• Speed Skaters, which before the Olympics were clustered in their own group, now belong to a number of other groups including the Canadian cluster and the USA Sled Sports cluster.
  • Norway’s Mens Hockey team, which before the Olympics was off in it’s own little group, created enough connections to Sweden’s Hockey team to form a two-headed Scandanavian social hockey monster.
  • USA Curling added enough new connections amongst themselvers to form their own small cluster (you can see it as the little green blob between the USA Sled Sports and Hockey), where a few weeks ago they were grouped with the large Canadian cluster.
  • Who's that green dot in the middle of Canada (red)? It's Shaun White, who gets classified correctly by the algorithm as a snowboarder, but is connected to by such a variety of different athletes that he gets positioned in the middle of the network.

Canada Goes Cross-Country

Connections within the sub-network of Canadian athletes grew by over 27%, adding over 660 social connections between Canadian athletes during the Winter Games.

You can see how tightly clustered all of the groups are in the below diagram, but there was a new group that broke out during the games.


Canadian Winter Games Athletes and Their Subnetworks, Post-Games

For Canada, it was the Cross-Country and Biathlon athletes that connected enough to form their own subgroup. This doesn’t mean they didn’t connect to any other athletes as well, just that there were enough connections formed for the algorithm to recognize them as their own group (which it could not do before the Winter Games.)

Other countries/region notes:

  • Connections within the US athletes grew by 22%
  • Connections between Scandinavian countries grew by 12.5%
  • Connections between Germany and France grew 9%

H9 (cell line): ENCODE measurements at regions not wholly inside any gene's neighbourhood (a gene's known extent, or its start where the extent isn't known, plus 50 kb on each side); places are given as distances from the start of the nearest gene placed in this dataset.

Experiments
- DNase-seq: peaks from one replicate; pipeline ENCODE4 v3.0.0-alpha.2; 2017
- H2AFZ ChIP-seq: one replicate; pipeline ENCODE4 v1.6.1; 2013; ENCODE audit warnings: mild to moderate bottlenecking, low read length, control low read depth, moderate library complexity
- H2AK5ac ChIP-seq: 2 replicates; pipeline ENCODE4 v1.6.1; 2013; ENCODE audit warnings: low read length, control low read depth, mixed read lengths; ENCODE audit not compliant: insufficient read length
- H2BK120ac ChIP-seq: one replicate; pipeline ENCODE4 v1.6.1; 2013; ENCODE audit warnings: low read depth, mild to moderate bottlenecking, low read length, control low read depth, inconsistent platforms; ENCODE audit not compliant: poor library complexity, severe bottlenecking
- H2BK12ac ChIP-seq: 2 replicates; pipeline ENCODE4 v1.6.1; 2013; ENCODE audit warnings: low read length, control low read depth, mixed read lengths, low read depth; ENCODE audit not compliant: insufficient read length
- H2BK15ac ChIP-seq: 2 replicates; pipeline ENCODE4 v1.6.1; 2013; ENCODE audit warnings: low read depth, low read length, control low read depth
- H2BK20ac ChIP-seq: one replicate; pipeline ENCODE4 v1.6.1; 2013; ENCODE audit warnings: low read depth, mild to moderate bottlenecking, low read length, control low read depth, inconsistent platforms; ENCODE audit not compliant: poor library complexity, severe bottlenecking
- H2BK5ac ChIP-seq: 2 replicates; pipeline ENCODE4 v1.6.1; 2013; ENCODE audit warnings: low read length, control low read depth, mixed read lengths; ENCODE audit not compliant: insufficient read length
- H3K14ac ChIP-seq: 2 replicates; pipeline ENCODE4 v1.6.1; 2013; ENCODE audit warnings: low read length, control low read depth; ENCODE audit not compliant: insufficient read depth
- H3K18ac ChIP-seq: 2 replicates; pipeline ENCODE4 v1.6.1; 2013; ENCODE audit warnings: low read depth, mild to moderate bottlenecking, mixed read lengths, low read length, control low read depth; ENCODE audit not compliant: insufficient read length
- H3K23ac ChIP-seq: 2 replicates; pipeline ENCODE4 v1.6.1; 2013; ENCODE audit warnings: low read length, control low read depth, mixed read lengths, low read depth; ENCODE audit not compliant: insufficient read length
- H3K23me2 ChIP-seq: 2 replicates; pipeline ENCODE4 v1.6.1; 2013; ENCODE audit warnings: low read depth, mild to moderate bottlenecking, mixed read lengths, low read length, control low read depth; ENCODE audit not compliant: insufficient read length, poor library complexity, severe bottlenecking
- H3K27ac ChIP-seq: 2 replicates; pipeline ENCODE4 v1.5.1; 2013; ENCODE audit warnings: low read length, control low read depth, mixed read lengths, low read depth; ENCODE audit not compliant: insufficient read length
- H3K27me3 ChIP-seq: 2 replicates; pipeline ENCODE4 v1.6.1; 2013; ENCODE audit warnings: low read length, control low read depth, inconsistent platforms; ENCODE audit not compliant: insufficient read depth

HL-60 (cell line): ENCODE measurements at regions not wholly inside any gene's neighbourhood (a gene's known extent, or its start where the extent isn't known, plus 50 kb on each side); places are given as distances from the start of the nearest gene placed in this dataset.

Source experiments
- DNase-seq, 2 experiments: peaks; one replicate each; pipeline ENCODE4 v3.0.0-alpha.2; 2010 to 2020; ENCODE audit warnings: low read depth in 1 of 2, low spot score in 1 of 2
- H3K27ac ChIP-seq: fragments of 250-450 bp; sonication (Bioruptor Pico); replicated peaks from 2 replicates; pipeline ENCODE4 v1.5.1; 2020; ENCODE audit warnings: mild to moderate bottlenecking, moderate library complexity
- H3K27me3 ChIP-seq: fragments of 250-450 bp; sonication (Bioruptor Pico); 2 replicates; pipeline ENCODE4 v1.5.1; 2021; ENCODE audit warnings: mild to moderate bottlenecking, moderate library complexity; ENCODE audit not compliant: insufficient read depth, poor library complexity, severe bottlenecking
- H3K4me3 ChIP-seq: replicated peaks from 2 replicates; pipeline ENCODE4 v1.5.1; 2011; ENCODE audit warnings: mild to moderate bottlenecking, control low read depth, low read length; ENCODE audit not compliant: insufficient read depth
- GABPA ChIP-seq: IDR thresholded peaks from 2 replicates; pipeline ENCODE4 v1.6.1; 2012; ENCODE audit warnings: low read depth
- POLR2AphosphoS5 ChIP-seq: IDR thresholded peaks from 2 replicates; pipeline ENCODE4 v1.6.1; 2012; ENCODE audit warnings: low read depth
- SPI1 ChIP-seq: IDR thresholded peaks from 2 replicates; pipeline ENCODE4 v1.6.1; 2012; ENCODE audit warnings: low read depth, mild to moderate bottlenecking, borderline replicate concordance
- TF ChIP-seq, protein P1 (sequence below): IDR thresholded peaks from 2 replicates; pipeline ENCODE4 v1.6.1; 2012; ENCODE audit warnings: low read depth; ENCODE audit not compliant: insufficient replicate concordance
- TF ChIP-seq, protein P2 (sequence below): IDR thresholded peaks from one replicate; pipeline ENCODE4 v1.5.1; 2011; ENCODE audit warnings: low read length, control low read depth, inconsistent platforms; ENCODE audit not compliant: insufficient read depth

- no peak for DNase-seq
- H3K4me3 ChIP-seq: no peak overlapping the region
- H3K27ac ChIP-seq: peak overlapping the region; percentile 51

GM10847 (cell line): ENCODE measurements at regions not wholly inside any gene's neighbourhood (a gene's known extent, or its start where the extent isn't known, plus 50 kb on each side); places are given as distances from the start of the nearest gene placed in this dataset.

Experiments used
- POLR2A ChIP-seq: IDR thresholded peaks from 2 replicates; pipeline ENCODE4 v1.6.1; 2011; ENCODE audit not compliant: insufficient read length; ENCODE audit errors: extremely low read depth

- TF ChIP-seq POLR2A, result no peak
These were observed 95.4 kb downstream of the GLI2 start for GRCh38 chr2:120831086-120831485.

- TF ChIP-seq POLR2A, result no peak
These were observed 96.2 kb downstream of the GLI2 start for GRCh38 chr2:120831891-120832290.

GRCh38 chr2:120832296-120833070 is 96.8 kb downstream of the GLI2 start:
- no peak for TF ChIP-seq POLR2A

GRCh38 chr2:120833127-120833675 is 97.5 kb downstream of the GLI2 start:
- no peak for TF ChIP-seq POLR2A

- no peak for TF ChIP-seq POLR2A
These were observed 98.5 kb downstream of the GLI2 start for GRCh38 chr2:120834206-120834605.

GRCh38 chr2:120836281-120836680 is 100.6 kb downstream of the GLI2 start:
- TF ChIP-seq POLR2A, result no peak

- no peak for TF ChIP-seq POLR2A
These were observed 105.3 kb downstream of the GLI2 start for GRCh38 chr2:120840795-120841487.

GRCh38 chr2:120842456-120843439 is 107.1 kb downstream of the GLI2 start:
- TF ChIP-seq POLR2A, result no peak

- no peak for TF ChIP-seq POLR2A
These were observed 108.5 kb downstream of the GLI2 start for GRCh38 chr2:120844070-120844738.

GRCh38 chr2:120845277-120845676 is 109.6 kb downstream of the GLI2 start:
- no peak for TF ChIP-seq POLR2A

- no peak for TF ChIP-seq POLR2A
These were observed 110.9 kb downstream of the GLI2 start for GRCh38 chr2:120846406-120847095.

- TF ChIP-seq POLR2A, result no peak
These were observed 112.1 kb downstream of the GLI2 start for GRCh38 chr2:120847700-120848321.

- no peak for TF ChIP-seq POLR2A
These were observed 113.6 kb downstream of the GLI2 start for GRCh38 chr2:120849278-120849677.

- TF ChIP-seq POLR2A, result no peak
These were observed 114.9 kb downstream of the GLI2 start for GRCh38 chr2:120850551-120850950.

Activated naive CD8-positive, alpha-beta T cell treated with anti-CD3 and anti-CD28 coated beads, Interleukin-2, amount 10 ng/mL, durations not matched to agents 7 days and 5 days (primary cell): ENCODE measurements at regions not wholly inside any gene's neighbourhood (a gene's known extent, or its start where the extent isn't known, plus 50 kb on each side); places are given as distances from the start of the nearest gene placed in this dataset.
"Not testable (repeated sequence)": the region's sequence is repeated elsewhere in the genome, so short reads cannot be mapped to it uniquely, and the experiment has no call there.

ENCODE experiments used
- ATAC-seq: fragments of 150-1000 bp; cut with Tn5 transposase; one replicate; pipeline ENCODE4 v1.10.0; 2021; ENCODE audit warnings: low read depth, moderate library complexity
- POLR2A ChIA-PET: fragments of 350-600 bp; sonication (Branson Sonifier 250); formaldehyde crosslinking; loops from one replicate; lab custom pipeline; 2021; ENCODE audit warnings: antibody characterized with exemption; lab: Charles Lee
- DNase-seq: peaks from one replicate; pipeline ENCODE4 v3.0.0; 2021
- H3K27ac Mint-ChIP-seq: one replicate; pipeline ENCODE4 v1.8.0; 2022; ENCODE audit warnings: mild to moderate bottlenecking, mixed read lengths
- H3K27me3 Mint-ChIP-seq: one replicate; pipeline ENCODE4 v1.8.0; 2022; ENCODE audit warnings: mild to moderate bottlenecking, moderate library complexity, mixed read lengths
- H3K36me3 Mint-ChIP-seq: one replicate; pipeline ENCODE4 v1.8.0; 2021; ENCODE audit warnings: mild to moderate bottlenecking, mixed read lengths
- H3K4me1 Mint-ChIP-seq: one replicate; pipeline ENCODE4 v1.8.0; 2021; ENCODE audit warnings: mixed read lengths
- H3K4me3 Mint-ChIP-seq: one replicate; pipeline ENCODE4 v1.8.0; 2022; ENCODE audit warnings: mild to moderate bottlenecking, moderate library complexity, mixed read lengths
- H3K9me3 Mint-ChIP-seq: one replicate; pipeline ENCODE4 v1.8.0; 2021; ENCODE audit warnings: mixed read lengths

Women’s Hockey Remains Team-Centric

As I examined in a previous post, the Women’s Hockey athletes were the most divided by country of any sport I examined on Twitter. So what did a few weeks in the Sochi sun do for international relations? Not much.

Women’s Hockey continued its reign as the most densely sub-networked sport by country. Even after two weeks in the Olympic Village, teams are still clustered by themselves, with minimal connections between teams vs other sports. Connections within Women’s Hockey grew by less than 4%, way under the numbers seen within other sports, countries, and overall.

What’s Up With Figure Skating, You Guys?

As you may have heard during the games, all may not be rosy inside the world of figure skating. When checking the data, Twitter connections between figure skaters actually decreased during the Sochi Games.

That’s right, not only did they not increase connections, a few figure skaters actually unfollowed other skaters during the Games. Given the trends with the other sports and overall increased connections between athletes at the Sochi Games, the figure skating subnetwork should have created 60 new connections within their community during the Olympics. They ended up with two Twitter connections less than they started with. That's cold. Just cold.

What Did We Learn?

The Olympic Games and social networks have a few things in common: they both help connect over long distances, and both bring groups closer together. As the world becomes more connected, more data is created with every bridge. We can’t assume every connection that happens in person will be represented 1-to-1 on social networks, but the patterns we see reflect events, patterns, and trends that mirror events happening on the ground.

Analyzing events through a social lens helps to show the power, reach, and volume of social data. Some insights validate trends that have already been identified, others can uncover new insights not seen before. But to be at the top of your game, you shouldn't wait for every four years to jump into social - you should be in there every day.

Chris Kerns's picture

Chris Kerns

Chris Kerns has spent more than a decade defining digital strategy and is at the forefront of finding insights from digital data. He currently leads Analytics and Research at Spredfast. His research has appeared in The New York Times, Forbes, USA Today and AdWeek, among other publications.